For awhile, I despaired of this year’s milkweed harvest. It takes at least a month to get into p/t. Then I decided to rehearse / train for the harvest on my own. It feels a bit like doing a perpetual robot dance, turning my entire body with my feet before bending forward, instead of swiveling at my waist, all the while working to override a lifetime’s physical instinct. I slowly worked up to moving mindfully while bending and bending to weed the garden: the dress rehearsal. Wednesday, on the equinox, I drove up to Ragdale and went for it.

It was slow, slow: gazing around, planning my path, wading through the towering dense bluestem, pausing and plotting each move. I fell once, early, afterwards remembering to stop, breathe, look, enjoy. Walking round the meadow, gathering up the small piles into one huge one, then carrying that to the shade of the Meadow Studio porch was the roughest patch. On the porch, I accommodated my skeleton with a bucket to sit on (and one to collect the trimmed leaves) and a sequence that let me work by bending only forward or side to side (which is still ok to do.) I paced myself, and got the job done with only a small amount of residual stiffness the next day. I feel absurdly proud and pleased, as if I were a beginning athlete, a casual jogger who’s just run in her first race and completed the distance. (My reward was an absolutely perfect long, paced studio day the next day.)

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Out in the world:

Here is a radio broadcast, with an article and images of the Embarrassment of Riches show. I can’t hear it, but the images make me even sadder to have had to miss the reception and panel. The fabulous Chicago Artists’ Month exhibition Words | Matter is heating up! The website is still-expanding (eventually all the artists will have a dedicated page) but it’s live. This and this are two events I’m participating in. I particularly like the Toni Morrison quote in Eileen’s description of my talk. There’s more coming up, but not online yet. Neither is the exhibition in Utah, but the print catalog arrived, and it’s a nice show.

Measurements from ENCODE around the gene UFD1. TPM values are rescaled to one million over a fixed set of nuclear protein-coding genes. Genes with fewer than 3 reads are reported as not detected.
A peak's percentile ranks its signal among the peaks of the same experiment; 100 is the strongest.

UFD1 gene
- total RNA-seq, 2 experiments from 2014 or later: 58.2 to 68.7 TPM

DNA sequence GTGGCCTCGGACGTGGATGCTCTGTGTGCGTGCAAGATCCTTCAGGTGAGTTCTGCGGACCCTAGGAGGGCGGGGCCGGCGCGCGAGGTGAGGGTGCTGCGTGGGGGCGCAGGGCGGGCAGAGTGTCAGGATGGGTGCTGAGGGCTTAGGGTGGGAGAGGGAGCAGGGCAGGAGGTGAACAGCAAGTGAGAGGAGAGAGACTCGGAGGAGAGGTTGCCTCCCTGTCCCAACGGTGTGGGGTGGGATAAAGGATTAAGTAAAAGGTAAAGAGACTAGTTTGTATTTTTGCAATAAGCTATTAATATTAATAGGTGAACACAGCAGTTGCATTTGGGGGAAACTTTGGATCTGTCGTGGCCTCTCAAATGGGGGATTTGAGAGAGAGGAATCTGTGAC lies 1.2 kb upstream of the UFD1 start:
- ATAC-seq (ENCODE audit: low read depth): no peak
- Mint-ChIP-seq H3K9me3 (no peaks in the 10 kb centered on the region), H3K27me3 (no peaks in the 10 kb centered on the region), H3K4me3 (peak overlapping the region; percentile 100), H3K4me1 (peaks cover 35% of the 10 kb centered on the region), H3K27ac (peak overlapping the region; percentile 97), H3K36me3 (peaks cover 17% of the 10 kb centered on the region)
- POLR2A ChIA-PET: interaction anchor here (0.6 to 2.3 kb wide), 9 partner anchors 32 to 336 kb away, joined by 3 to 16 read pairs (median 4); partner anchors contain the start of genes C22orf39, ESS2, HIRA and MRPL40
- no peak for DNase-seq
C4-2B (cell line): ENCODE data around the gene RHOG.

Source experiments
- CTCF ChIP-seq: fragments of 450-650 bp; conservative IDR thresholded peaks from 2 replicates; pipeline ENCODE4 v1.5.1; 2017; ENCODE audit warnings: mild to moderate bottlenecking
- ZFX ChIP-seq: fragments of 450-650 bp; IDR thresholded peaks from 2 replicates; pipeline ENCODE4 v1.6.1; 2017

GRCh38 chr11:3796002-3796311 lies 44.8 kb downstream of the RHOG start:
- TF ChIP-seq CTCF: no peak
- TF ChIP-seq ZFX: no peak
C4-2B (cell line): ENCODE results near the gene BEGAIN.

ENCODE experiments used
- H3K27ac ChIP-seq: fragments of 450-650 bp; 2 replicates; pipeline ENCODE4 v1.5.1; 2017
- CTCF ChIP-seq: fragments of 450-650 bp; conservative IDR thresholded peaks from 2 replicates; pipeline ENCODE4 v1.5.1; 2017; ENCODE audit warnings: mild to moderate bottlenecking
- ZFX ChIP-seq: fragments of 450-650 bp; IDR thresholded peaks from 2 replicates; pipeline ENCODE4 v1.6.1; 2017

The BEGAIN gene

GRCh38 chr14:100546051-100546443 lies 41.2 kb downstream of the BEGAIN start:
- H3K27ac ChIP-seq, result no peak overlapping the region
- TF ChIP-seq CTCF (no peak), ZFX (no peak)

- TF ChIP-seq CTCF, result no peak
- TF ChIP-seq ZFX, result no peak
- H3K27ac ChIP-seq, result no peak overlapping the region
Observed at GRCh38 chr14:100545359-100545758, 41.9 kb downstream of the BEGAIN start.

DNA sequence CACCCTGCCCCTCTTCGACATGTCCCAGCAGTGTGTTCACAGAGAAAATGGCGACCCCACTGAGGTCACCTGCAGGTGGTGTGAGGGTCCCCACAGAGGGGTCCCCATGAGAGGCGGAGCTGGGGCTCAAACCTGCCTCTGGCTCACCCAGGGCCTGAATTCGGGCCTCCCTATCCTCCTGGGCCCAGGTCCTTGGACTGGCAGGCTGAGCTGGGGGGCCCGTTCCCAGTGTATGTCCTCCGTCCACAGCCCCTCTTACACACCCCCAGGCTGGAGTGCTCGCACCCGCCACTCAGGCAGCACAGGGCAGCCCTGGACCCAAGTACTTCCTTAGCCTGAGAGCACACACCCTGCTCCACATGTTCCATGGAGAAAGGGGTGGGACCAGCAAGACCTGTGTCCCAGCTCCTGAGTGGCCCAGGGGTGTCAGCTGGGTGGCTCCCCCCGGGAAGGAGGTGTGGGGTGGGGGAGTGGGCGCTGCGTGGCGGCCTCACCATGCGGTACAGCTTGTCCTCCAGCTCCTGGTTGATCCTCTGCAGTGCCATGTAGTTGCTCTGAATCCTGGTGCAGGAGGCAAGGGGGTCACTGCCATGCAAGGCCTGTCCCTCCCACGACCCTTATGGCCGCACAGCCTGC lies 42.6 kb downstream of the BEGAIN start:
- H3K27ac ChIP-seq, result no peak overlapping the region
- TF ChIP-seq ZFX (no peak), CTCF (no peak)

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Last but not least, hooray for just one of Aimee Lee’s many fall undertakings! I’m impressed. Happy super moon eclipse to all.

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3 thoughts on “New moves, letting go.

  1. the milkweed! reminds me i have to harvest this week if i can, too. a LOT of richness here, alluded to and shared and in the works. really admiring what you are doing here, all the changes. wish i could be in chicago for words matter!

  2. i imagine the intentionality of movement is very difficult, but also will reward you with riches. it reminds me of gentle yoga instead of aerobics… but more it makes me imagine that your rich words will have more time to hatch and grow, as you think even deeper than you usually do, you who takes such marvelous risks juourneying towards truths. maybe this sounds absurd, but i love that you are not angry, that instead you are looking at what you have to learn. you are my hero, melissa.